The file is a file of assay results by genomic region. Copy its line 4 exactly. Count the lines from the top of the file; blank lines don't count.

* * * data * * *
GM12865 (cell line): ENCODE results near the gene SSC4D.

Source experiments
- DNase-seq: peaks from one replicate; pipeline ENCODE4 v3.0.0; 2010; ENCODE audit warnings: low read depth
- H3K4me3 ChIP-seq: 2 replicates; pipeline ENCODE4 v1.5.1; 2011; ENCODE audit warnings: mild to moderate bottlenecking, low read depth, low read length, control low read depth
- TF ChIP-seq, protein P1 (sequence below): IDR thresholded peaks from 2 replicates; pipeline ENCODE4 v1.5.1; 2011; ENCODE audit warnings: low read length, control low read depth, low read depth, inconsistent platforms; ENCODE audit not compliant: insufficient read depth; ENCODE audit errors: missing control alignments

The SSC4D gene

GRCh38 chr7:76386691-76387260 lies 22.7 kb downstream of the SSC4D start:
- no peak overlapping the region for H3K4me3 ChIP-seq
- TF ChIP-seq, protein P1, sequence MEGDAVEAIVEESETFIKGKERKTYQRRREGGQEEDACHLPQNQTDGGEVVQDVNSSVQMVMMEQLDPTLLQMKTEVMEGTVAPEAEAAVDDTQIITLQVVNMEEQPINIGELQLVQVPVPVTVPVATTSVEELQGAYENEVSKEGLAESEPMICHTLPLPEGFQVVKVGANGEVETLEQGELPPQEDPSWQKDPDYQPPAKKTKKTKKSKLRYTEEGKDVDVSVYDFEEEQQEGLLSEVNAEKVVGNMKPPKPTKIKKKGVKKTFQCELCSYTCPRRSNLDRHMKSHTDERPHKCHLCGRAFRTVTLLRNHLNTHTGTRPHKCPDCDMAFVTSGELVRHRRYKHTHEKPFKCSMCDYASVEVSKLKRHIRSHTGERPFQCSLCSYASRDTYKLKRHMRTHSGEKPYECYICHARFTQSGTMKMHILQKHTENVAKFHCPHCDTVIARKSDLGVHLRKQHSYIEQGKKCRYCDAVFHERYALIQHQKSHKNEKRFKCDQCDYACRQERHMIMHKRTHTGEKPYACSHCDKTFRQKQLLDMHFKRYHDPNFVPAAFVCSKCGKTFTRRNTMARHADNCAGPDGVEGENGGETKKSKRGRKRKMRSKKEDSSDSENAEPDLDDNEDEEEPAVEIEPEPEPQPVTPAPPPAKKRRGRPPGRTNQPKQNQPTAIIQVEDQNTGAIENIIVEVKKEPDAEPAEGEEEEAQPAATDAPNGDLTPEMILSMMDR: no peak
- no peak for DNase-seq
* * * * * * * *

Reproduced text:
- H3K4me3 ChIP-seq: 2 replicates; pipeline ENCODE4 v1.5.1; 2011; ENCODE audit warnings: mild to moderate bottlenecking, low read depth, low read length, control low read depth